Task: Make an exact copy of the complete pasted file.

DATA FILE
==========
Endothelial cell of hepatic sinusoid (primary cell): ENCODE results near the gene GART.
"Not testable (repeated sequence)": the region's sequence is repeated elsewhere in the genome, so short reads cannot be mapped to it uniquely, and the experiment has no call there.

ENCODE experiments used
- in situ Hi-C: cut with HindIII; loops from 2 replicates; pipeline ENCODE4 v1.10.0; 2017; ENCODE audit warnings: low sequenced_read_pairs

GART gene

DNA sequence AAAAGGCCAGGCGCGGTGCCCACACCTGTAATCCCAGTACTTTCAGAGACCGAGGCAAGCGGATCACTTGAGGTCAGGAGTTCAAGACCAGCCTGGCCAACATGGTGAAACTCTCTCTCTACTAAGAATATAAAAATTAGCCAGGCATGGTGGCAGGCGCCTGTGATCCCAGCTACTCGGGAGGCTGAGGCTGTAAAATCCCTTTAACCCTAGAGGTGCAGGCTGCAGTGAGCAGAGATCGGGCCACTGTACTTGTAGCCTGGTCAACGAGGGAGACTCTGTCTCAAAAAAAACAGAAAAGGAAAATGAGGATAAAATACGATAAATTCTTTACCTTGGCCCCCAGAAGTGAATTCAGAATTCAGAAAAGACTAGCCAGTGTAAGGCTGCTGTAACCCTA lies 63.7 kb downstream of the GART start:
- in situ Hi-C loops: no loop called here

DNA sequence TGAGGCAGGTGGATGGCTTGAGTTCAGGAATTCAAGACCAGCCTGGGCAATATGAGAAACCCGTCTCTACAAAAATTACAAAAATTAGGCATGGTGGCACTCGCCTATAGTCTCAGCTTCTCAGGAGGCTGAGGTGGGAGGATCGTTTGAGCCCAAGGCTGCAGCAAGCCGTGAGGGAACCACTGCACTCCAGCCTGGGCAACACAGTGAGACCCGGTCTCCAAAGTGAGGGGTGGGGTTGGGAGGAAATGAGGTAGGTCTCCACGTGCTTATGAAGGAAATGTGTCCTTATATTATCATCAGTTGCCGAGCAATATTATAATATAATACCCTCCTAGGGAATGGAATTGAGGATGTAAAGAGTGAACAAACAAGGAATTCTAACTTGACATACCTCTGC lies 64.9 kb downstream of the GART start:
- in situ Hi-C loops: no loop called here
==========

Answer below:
Endothelial cell of hepatic sinusoid (primary cell): ENCODE results near the gene GART.
"Not testable (repeated sequence)": the region's sequence is repeated elsewhere in the genome, so short reads cannot be mapped to it uniquely, and the experiment has no call there.

ENCODE experiments used
- in situ Hi-C: cut with HindIII; loops from 2 replicates; pipeline ENCODE4 v1.10.0; 2017; ENCODE audit warnings: low sequenced_read_pairs

GART gene

DNA sequence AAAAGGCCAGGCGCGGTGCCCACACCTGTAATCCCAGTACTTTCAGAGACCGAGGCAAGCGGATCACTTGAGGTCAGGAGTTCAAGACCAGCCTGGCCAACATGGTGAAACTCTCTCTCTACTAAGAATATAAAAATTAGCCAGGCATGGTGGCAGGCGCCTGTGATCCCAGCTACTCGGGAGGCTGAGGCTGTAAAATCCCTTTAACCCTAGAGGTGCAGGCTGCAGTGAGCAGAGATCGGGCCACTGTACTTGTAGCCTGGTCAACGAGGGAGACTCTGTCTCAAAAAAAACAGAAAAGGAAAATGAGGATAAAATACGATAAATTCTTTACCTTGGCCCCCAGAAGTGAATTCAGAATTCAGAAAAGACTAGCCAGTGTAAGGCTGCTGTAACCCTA lies 63.7 kb downstream of the GART start:
- in situ Hi-C loops: no loop called here

DNA sequence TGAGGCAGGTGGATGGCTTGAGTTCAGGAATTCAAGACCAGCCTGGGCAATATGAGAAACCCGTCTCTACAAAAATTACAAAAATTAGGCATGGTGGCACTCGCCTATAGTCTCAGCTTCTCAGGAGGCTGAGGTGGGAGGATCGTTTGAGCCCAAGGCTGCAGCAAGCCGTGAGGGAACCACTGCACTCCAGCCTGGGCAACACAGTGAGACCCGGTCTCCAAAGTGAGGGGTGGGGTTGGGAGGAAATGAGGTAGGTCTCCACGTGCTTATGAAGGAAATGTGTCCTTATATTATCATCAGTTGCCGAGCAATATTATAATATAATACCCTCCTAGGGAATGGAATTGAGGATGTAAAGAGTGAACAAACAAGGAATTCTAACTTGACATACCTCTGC lies 64.9 kb downstream of the GART start:
- in situ Hi-C loops: no loop called here